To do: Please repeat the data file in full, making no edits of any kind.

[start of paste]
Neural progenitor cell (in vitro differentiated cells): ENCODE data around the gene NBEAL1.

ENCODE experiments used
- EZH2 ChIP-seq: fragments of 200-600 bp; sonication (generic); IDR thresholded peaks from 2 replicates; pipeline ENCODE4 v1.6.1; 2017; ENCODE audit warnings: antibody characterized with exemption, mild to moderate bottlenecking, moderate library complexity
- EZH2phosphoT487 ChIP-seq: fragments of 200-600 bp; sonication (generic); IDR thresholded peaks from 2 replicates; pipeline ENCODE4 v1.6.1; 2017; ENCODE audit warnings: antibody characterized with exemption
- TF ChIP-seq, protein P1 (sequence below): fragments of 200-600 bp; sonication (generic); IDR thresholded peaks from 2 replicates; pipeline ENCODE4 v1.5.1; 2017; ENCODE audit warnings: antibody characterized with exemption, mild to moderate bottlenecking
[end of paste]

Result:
Neural progenitor cell (in vitro differentiated cells): ENCODE data around the gene NBEAL1.

ENCODE experiments used
- EZH2 ChIP-seq: fragments of 200-600 bp; sonication (generic); IDR thresholded peaks from 2 replicates; pipeline ENCODE4 v1.6.1; 2017; ENCODE audit warnings: antibody characterized with exemption, mild to moderate bottlenecking, moderate library complexity
- EZH2phosphoT487 ChIP-seq: fragments of 200-600 bp; sonication (generic); IDR thresholded peaks from 2 replicates; pipeline ENCODE4 v1.6.1; 2017; ENCODE audit warnings: antibody characterized with exemption
- TF ChIP-seq, protein P1 (sequence below): fragments of 200-600 bp; sonication (generic); IDR thresholded peaks from 2 replicates; pipeline ENCODE4 v1.5.1; 2017; ENCODE audit warnings: antibody characterized with exemption, mild to moderate bottlenecking